Apalachicola Mayor Van Johnson is half the man he was a year ago, and he’s proud to share it.
In captivating and inspirational remarks that highlighted a Health and Fitness Expo June 17 at the Battery Park Community Center, Johnson told of his journey that began shortly after 2 p.m. on April 21, 2016, when he suffered a heart attack while at work in his office at the city complex that bears his name.
About four months earlier, his physician had told him that being a pre-diabetic, weighing more than 500 pounds, with high blood pressure, was a recipe for disaster, one which came painfully alive to him as a Weems Memorial Hospital ambulance rushed him to Gulf Coast Regional Medical Center, where Panama City cardiologist Francis K. Le performed a cardiac catheterization and inserted a stent into Johnson’s right coronary artery, on a table that had to be specially configured for the enormous mayor’s girth.
Johnson lost forever about half of his heart function, but what he gained was of immeasurable value, the desire to shed the weight he had carried for too many years.
“I heard the voice of God,” he told the audience. “It was a spiritual awakening as well as a physical awakening.”
For a time, Johnson considered possible weight loss surgery, but his wife Gail helped talk him out of it, persuading him that diet and exercise was the way to go. And she held him to it.
“My wife is so bullheaded about it,” he said.
At first, Johnson started out doing laps around his own house four days a week, about 125 each time, but he soon moved his regimen to the Matchbox, the former Apalachicola High School gym, across from the football field where years earlier he had played offensive line and defensive end, and later fullback, for Sharks Coach Pop Wagoner.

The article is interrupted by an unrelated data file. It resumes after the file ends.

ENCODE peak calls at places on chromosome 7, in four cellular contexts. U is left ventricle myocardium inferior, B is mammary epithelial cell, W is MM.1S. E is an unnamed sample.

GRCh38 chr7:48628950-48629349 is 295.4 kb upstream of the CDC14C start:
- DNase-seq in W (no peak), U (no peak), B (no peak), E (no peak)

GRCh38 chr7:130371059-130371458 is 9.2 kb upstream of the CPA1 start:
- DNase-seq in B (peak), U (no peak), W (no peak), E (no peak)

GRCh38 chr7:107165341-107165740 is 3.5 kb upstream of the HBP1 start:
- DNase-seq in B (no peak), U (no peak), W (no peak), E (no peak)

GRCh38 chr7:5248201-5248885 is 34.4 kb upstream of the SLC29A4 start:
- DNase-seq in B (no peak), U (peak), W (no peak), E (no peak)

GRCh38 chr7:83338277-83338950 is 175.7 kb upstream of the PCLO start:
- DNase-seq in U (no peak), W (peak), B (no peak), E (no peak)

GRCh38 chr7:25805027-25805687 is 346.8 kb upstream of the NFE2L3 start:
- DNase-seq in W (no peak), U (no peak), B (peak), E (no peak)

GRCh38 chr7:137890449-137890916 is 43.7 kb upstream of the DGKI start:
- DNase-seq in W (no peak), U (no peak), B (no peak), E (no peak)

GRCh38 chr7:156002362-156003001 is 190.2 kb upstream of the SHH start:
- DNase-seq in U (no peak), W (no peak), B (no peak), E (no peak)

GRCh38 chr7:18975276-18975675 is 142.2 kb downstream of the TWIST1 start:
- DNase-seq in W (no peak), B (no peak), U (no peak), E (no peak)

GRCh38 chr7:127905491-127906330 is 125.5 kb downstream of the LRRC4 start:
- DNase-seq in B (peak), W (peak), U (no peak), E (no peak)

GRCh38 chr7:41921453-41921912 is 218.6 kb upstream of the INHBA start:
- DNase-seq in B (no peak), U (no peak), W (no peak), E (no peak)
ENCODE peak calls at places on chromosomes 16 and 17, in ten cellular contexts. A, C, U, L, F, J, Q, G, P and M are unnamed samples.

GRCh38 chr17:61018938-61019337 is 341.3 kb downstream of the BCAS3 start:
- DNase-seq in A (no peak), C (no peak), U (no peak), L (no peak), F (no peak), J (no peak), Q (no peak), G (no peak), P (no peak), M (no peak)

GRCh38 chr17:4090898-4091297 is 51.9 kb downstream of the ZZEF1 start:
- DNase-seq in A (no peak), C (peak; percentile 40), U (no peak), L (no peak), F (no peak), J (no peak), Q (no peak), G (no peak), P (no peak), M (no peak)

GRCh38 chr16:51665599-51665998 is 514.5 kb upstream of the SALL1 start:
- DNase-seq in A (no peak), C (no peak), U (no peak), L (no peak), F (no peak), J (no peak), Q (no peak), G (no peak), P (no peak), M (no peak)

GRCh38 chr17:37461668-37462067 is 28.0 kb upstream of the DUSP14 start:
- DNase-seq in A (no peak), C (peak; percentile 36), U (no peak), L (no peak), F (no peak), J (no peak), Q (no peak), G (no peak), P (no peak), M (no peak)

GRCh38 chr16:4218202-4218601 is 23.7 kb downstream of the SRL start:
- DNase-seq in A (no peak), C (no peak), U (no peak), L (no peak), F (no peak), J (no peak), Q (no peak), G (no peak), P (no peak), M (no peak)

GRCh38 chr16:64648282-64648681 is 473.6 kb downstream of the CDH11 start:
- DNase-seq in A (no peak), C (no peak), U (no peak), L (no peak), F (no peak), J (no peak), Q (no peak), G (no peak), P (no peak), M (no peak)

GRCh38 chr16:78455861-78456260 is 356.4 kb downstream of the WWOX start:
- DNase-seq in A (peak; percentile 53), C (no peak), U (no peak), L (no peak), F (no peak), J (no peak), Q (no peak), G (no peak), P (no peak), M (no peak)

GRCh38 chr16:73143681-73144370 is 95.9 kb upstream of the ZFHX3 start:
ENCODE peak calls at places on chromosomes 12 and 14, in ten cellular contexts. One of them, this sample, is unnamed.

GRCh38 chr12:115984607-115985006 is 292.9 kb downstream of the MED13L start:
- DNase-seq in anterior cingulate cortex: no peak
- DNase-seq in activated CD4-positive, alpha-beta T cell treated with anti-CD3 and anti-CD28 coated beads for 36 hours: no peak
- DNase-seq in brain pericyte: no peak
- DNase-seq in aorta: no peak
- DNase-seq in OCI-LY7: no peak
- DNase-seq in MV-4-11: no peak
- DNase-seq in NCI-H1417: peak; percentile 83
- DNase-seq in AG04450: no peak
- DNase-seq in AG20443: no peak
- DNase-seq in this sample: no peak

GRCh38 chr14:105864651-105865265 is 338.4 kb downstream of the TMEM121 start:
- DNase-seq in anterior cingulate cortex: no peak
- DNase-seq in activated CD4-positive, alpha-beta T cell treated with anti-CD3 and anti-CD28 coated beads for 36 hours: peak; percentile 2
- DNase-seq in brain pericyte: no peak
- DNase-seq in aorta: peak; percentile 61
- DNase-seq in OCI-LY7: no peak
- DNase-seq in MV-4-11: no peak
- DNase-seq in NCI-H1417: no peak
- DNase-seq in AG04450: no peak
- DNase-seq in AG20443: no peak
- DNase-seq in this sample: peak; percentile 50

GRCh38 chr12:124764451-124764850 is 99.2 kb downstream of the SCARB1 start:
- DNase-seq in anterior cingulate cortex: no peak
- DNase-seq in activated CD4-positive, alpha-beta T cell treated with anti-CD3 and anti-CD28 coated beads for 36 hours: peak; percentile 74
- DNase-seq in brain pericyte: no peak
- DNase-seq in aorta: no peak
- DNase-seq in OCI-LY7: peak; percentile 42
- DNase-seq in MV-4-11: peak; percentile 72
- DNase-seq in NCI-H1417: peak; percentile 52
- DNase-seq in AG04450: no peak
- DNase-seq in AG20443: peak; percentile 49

Along with his wife, their friend Betty Davis was a constant walking companion, and recently they have been joined by Mike and Robin Vroegop, and Elizabeth Perkins.
As it stands now, Johnson does 35 laps, the equivalent of 1.75 miles, on Mondays, Wednesdays, Fridays and Saturdays, and on Tuesday and Thursday, he’s lifting weights in the high school’s former field house, now the Apalachicola Police Department weight room.
It hasn’t only been exercise but it’s been a complete change of diet, to where he now eats a primarily a plant-based diet, comprised of fruits and vegetables, with the exception of white potatoes, rice and breads that would spike his blood glucose levels.
“I do eat chicken and turkey but I eat more seafood than anything,” he said. “My primary beverage is water, maybe a hot cup of tea sweetened with honey, and no soda or juices. If I eat bread it’s wheat bread.”
The weight training, which Johnson hadn’t done since Wagoner’s strict requirements of his players, has paid off as well.
“I feel myself getting stronger, with more and more energy,” he said. “I anticipate going, I can’t wait until tomorrow.”
But really, what else does Johnson have to show for all his hard work and dietary control?
Let’s see. He’s not pre-diabetic anymore; his blood sugar is consistently in the low 80s.
His blood pressure has dropped to 116 over 68, considered well within the acceptable normal range.
The oxygen levels in his blood have increased and his resting heart beat has slowed, to well below the 80 beats per minute it used to be.
His weight, when he last looked, was 260, about half of what it used to be. And the 66-inch waistline that he once sported, it’s dropped about two feet in circumference,
“I can wear a 44 comfortably,” Johnson said.
‘Did you feel better?’
Another segment of the Health and Fitness Expo, which was organized by Tasia Jones and Alisa Hendels, was a talk by personal trainer Erika Pender, a fitness instructor at the Forgotten Coast Fitness and Wellness Center.